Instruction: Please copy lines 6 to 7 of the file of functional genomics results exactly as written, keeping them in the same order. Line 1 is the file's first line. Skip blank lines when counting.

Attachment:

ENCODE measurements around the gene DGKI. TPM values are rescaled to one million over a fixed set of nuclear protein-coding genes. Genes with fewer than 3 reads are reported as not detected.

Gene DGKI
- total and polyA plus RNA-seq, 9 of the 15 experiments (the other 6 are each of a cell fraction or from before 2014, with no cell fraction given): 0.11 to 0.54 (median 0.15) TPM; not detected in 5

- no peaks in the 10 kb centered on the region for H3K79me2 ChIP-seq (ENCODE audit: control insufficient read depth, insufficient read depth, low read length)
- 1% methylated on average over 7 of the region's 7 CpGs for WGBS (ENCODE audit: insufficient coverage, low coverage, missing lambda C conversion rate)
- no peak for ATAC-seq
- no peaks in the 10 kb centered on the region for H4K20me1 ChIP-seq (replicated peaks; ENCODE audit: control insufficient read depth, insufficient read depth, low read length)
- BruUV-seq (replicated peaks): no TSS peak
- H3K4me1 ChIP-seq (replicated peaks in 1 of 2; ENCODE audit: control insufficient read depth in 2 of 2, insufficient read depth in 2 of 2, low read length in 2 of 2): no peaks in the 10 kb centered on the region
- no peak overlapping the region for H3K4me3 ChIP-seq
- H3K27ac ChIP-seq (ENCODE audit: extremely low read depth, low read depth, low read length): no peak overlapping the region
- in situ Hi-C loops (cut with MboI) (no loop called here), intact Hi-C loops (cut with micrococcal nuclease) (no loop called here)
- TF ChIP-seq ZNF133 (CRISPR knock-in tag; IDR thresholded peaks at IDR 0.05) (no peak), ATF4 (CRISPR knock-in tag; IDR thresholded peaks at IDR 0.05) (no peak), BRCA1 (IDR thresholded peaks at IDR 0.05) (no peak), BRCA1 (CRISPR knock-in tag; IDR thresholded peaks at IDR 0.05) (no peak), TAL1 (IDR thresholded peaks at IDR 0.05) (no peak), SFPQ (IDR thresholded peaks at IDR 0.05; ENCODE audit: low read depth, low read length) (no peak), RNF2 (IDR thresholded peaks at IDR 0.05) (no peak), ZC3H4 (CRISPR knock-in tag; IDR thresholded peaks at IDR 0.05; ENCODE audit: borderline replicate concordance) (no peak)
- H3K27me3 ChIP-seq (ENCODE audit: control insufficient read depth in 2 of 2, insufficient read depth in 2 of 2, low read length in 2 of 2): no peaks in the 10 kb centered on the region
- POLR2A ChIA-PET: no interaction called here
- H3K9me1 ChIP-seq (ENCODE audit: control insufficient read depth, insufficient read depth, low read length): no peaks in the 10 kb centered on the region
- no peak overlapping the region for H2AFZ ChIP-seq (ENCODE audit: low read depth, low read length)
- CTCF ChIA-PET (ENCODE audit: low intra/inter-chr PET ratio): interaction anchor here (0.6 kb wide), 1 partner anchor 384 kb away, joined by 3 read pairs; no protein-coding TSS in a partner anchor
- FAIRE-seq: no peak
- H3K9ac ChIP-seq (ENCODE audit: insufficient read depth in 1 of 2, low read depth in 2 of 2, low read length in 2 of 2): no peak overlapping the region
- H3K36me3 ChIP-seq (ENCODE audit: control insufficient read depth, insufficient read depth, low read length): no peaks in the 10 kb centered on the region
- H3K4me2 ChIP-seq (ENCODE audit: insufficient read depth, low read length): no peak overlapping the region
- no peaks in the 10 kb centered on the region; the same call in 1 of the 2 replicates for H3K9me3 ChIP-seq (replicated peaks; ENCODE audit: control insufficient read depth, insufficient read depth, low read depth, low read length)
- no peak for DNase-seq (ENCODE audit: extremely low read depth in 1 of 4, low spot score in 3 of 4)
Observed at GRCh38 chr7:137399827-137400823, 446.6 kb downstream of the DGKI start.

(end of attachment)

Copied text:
- no peak for ATAC-seq
- no peaks in the 10 kb centered on the region for H4K20me1 ChIP-seq (replicated peaks; ENCODE audit: control insufficient read depth, insufficient read depth, low read length)